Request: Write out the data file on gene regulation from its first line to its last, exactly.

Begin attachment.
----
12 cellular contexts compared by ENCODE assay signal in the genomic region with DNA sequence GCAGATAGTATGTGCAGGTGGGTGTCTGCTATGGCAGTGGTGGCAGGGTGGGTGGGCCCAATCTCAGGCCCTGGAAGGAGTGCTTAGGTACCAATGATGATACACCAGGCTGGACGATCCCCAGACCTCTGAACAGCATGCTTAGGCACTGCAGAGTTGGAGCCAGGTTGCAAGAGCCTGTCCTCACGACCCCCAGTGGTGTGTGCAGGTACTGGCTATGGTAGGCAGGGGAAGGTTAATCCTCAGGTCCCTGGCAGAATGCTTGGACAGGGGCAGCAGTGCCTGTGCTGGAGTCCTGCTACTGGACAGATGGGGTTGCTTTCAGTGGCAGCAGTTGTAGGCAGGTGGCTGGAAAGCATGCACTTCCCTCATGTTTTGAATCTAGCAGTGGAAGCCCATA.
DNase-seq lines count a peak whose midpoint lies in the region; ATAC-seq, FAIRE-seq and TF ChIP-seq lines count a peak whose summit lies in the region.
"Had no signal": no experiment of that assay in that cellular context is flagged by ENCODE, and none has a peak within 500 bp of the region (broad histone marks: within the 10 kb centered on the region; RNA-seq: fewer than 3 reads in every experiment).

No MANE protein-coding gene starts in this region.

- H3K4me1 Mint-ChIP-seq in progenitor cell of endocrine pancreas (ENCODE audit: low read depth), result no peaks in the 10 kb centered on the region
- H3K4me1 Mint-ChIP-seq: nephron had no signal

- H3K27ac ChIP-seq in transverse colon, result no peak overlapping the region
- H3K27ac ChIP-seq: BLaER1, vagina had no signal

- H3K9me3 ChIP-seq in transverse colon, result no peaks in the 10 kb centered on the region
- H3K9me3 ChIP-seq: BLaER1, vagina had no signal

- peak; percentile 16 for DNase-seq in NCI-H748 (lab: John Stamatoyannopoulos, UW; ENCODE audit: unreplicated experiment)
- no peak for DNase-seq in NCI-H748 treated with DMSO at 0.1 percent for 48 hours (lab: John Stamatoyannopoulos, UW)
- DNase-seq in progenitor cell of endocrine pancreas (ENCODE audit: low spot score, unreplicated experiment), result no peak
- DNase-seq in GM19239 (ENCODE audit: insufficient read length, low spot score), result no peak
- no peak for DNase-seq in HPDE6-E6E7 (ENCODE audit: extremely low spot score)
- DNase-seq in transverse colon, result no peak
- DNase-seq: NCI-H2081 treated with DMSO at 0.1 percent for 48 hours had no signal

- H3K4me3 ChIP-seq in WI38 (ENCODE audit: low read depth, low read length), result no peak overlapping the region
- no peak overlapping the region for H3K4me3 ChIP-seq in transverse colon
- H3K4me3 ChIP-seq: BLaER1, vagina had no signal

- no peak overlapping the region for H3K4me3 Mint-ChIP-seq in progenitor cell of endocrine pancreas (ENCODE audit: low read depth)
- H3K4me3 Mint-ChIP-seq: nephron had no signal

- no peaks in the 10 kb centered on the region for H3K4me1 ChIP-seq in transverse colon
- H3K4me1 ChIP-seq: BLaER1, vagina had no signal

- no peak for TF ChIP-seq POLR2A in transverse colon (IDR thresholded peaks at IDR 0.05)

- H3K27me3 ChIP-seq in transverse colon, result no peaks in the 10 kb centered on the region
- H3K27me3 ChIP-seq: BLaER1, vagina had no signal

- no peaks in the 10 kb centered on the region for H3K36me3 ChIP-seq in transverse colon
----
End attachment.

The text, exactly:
12 cellular contexts compared by ENCODE assay signal in the genomic region with DNA sequence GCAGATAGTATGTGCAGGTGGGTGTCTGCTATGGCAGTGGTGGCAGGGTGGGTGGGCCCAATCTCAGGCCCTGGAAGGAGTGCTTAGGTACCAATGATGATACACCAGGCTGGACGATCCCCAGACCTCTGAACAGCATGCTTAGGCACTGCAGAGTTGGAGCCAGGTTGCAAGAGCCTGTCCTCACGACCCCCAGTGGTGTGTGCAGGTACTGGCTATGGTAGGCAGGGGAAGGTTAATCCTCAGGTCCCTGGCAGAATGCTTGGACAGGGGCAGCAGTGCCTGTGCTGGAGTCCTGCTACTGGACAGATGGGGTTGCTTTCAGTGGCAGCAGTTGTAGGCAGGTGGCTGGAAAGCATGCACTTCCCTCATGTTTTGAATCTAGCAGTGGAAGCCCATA.
DNase-seq lines count a peak whose midpoint lies in the region; ATAC-seq, FAIRE-seq and TF ChIP-seq lines count a peak whose summit lies in the region.
"Had no signal": no experiment of that assay in that cellular context is flagged by ENCODE, and none has a peak within 500 bp of the region (broad histone marks: within the 10 kb centered on the region; RNA-seq: fewer than 3 reads in every experiment).

No MANE protein-coding gene starts in this region.

- H3K4me1 Mint-ChIP-seq in progenitor cell of endocrine pancreas (ENCODE audit: low read depth), result no peaks in the 10 kb centered on the region
- H3K4me1 Mint-ChIP-seq: nephron had no signal

- H3K27ac ChIP-seq in transverse colon, result no peak overlapping the region
- H3K27ac ChIP-seq: BLaER1, vagina had no signal

- H3K9me3 ChIP-seq in transverse colon, result no peaks in the 10 kb centered on the region
- H3K9me3 ChIP-seq: BLaER1, vagina had no signal

- peak; percentile 16 for DNase-seq in NCI-H748 (lab: John Stamatoyannopoulos, UW; ENCODE audit: unreplicated experiment)
- no peak for DNase-seq in NCI-H748 treated with DMSO at 0.1 percent for 48 hours (lab: John Stamatoyannopoulos, UW)
- DNase-seq in progenitor cell of endocrine pancreas (ENCODE audit: low spot score, unreplicated experiment), result no peak
- DNase-seq in GM19239 (ENCODE audit: insufficient read length, low spot score), result no peak
- no peak for DNase-seq in HPDE6-E6E7 (ENCODE audit: extremely low spot score)
- DNase-seq in transverse colon, result no peak
- DNase-seq: NCI-H2081 treated with DMSO at 0.1 percent for 48 hours had no signal

- H3K4me3 ChIP-seq in WI38 (ENCODE audit: low read depth, low read length), result no peak overlapping the region
- no peak overlapping the region for H3K4me3 ChIP-seq in transverse colon
- H3K4me3 ChIP-seq: BLaER1, vagina had no signal

- no peak overlapping the region for H3K4me3 Mint-ChIP-seq in progenitor cell of endocrine pancreas (ENCODE audit: low read depth)
- H3K4me3 Mint-ChIP-seq: nephron had no signal

- no peaks in the 10 kb centered on the region for H3K4me1 ChIP-seq in transverse colon
- H3K4me1 ChIP-seq: BLaER1, vagina had no signal

- no peak for TF ChIP-seq POLR2A in transverse colon (IDR thresholded peaks at IDR 0.05)

- H3K27me3 ChIP-seq in transverse colon, result no peaks in the 10 kb centered on the region
- H3K27me3 ChIP-seq: BLaER1, vagina had no signal

- no peaks in the 10 kb centered on the region for H3K36me3 ChIP-seq in transverse colon